It is inevitable that Hulu's Little Fires Everywhere will be compared to Big Little Lies. Both projects star Reese Witherspoon, are based on books, and deal with similar themes. The comparisons are fair and good news for fans of Big Little Lies, because they'll likely love Little Fires Everywhere too.
Little Fires Everywhere takes place in Shaker Heights, Ohio and the town is just as much of a character in the story as Monterey, California was in Big Little Lies. The people who live in this version of Shaker Heights are deeply privileged, often unable to see that, and take pride in meaningless things lawn height. Witherspoon's character Elena is just an even more intense version of Madeline from Big Little Lies. As Witherspoon described Elena to Vanity Fair:
"She has a deeply embedded lack of awareness of her privilege. She's constructed a life that’s impervious to the world she lives in. She’s so comfortable in her social standing and her wealth that she feels entitled to analyze anyone outside her sphere but never takes a hard look at her own shortcomings."
Just like in Big Little Lies, Little Fires is overrun with secrets and mysteries. Hulu's show opens with Elena's house burning to the ground and the realization that it was intentional. Viewers are left to wonder who set the house ablaze and why. Kerry Washington's character Mia is also hiding secrets of her own — even from her daughter — about her past and why they're always moving from town to town. The first three episodes that dropped on March 18 dangle loose ends and questions over fans' heads about the fire, Mia's nightmares, and more.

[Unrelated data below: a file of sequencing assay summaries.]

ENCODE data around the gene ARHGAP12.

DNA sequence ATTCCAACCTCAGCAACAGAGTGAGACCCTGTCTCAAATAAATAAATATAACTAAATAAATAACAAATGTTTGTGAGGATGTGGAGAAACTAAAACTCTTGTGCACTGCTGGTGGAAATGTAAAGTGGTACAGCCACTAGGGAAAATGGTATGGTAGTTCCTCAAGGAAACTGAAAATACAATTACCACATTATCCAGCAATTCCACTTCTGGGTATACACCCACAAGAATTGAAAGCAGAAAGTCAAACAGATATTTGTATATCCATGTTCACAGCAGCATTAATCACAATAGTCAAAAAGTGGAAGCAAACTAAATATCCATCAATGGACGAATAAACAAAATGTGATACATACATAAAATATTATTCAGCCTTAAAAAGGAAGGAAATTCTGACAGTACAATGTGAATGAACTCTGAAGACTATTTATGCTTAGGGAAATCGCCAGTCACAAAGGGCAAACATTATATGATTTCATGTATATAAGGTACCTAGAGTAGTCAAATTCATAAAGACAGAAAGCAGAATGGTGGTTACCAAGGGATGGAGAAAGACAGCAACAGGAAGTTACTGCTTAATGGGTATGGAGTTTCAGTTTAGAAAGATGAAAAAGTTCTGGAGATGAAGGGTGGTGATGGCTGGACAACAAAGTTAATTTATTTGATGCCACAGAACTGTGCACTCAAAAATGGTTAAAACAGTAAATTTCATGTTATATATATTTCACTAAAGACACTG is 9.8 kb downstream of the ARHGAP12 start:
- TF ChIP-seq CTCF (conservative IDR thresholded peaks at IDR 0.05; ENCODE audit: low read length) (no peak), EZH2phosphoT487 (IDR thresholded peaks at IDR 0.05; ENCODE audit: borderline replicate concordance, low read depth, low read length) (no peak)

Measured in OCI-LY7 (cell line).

However, Little Fires stands apart from Big Little Lies in some major ways. It's a period piece that's set in the late '90s, for one, and it also gives equal attention to both the mothers and the children in the series — whereas Big Little Lies prioritized the adult stories. Showrunner Liz Tigelaar told The New York Post, "The adult and teenaged stories are of equal importance ... We loved the rootedness of this town and that the kids were repeating the lives of their parents."
Little Fires is also equipped to better comment on the racial divide in Shaker Heights, something that Big Little Lies struggled to do with its own privileged town. Washington's character Mia was white in the novel but is black in the show, allowing for dialogue about race to come from both sides of the equation. Elena's character is constantly making remarks that she doesn't see as an issue, but when juxtaposed with Mia's reactions, the audience comes away understanding the deep white privilege issues within Elena's family and the town at large.
Unlike Big Little Lies, which expanded from a limited series to two seasons, the Little Fires showrunner isn't going to go beyond this season. "I see it as one and done," Tigelaar told the Post. "I do feel like things are burnt to the ground." So Big Little Lies fans will want to check out Little Fires Everywhere and enjoy every moments of its nuanced, but familiar storytelling before it's over for good.